The New SAT (2016)

redesigned SATThe redesigned SAT is here. According to the College Board, this change was made so that the test would better reflect high school curriculum and be an indicator of college readiness.

We have incorporated the new test material into a revised SAT Book of Knowledge curriculum and have created supplementary materials, drills and seminars with the information released by The College Board. The College Board has officially released four full-length sample SATs in the redesigned format.

    Learn more about the new test sections below. Scroll down further for some quick facts, the new test breakdown, why you should consider the ACT, and to read how A-List is fully-prepared for the new content.

    Download A-List's one-pager on the redesigned test here.

    READING

    • All Reading Test questions are multiple choice and based on passages.
    • Some passages are paired with other passages or informational graphics, such as charts, graphs, and tables.
    • No mathematical computation is required.
    • Prior topic-specific knowledge is never tested

    Learn more about the Reading section of the redesigned test and try sample questions

    WRITING AND LANGUAGE

    • All Writing and Language Test questions are multiple choice and based on passages.
    • Some passages are paired with informational graphics such as charts, graphs, and tables.
    • Prior topic-specific knowledge is never tested.
    • No mathematical computation is required.

    Learn more about the Writing & Language section of the redesigned test and try sample questions

    MATH

    • Most math questions will be multiple choice, but some will be student-produced responses (grid-ins).
    • The Math Test is divided into two portions: Math Test – Calculator and Math Test – No Calculator.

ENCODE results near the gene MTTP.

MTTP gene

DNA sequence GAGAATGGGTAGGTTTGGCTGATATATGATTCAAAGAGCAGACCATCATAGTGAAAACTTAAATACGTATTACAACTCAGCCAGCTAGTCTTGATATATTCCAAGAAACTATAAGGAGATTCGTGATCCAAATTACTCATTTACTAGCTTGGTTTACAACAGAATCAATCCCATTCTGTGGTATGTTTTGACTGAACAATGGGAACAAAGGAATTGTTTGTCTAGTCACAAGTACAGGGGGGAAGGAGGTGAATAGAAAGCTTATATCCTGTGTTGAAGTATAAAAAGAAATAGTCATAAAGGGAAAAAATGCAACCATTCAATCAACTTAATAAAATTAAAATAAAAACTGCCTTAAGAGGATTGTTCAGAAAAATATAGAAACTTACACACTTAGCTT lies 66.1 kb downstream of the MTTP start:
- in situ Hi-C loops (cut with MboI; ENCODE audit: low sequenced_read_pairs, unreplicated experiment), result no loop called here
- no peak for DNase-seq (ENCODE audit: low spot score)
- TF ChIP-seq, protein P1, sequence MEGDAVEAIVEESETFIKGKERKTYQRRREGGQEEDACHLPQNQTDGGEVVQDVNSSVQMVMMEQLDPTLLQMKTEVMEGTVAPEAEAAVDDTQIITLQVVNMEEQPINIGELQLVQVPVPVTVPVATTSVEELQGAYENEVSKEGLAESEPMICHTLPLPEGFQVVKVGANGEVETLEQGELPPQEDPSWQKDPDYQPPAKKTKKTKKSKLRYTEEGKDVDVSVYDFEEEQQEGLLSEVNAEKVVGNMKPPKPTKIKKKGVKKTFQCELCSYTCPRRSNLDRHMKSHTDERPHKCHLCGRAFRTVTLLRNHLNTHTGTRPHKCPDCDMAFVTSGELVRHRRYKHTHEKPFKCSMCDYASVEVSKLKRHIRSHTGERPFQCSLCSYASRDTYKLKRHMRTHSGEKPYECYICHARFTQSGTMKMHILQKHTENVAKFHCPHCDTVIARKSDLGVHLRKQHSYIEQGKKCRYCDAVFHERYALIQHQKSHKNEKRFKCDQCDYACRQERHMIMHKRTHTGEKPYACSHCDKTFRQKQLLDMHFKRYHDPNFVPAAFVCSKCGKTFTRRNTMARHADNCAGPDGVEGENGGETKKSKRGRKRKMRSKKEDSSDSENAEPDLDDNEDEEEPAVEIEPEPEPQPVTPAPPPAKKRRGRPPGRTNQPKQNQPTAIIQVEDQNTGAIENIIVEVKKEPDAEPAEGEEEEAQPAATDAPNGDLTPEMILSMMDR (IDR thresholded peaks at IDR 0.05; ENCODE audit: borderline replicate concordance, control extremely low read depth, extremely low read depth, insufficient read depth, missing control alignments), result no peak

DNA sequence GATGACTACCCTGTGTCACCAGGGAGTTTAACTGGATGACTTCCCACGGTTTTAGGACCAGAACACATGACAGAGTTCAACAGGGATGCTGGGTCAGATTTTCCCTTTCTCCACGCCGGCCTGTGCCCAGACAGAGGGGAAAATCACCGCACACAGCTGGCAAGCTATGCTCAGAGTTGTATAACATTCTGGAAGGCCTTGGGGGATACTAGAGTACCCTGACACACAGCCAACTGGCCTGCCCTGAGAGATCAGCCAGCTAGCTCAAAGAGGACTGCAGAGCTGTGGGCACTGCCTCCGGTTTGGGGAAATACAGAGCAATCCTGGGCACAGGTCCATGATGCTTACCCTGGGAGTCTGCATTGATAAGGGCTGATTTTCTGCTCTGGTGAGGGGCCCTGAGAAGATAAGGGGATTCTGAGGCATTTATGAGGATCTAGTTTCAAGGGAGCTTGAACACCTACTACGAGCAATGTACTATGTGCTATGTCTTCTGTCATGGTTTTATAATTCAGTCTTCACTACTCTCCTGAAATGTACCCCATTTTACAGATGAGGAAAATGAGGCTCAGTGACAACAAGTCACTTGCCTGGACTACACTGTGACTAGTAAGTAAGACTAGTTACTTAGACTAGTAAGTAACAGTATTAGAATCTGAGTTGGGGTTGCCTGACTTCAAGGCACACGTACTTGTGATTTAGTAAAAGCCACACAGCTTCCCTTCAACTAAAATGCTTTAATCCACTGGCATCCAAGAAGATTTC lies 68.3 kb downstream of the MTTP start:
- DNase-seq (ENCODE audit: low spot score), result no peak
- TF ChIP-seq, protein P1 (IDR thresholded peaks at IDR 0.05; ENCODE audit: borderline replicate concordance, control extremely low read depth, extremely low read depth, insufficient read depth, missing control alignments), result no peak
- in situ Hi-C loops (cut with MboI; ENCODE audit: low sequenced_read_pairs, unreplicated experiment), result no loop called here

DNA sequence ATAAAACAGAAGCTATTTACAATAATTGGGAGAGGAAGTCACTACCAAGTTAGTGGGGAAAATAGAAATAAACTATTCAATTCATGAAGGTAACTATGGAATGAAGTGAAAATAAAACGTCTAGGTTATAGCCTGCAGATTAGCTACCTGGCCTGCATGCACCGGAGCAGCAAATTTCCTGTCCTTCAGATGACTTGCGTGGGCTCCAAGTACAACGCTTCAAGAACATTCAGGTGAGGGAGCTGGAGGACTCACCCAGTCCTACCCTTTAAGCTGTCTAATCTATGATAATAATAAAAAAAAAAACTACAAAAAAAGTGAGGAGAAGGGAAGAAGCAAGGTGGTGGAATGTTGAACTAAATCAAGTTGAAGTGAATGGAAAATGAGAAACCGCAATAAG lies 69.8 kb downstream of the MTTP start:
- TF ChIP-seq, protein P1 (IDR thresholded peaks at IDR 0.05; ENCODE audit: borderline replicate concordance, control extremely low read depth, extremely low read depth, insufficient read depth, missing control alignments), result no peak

• Some parts of the test present students with a scenario and then ask several questions about it.

    Learn more about the Math section of the redesigned test and try sample questions

    THE ESSAY

    • Students will have 50 minutes to complete their essay — not 25, as is the case on the current SAT.
    • The SAT Essay will no longer be required of everyone who takes the SAT; individual colleges and universities will determine whether they choose to require SAT Essay scores from prospective students.
    • The redesigned SAT Essay closely mirrors common postsecondary writing assignments.
    • It will be scored using clearly defined and widely communicated criteria focused on reading, analysis, and writing.
    • The source text will change every time the SAT is given, but the task will stay the same.
    • Prior topic-specific knowledge is never tested.

    Learn more about the Essay on the redesigned test and view sample prompts

    NEW TEST QUICK FACTS:test icon

    • Scores will revert from the 600-2400 scale to the 400-1600 scale
    • No penalty for wrong answers
    • "Relevant Words in Context" questions will focus on determining the meaning or implications of words and phrases in the contexts in which they are used
    • Optional "Essay Analyzing a Source" will ask students to read a passage and explain how the author builds an argument to pursuade and audience
    • Additional math concepts focusing on problem solving and data analysis, the "heart of algebra," and "passport to advanced math"
    • Math will now have a section eliminating the use of calculators
    • "Analysis in Science and in History/Social Studies" questions ask students to apply reading, writing, language, and math skills to answer questions in science, history and social contexts
    • There will be no penalty for guessing

    More key changes from The College Board

    TEST BREAKDOWN:

    Component Time  Number of Questions
    Evidence-based Reading and Writing Reading 65 min 52 questions
    Writing and Language 35 min 44 questions
    Math Calculator Permitted 55 min 37 questions
    No Calculator 25 min 20 questions
    Essay (optional) 50 min 1 essay
    Total 180 min  153 questions 
    (230 min with Essay) (plus optional Essay)

    Consider the ACT:

    We don't recommend one test over the other, but as colleges look to both tests equally, you can consider the ACT as an alternative to the new SAT. The ACT is a known test: besides the addition of the optional essay in 2005, the ACT has not changed since 1989. And the ACT is just as widely accepted by colleges as the SAT. 

    We encourage our students getting started to take both a practice SAT and ACT test to see if they prefer the format and timing of one over the other; and to discover if they score significantly better on one exam.

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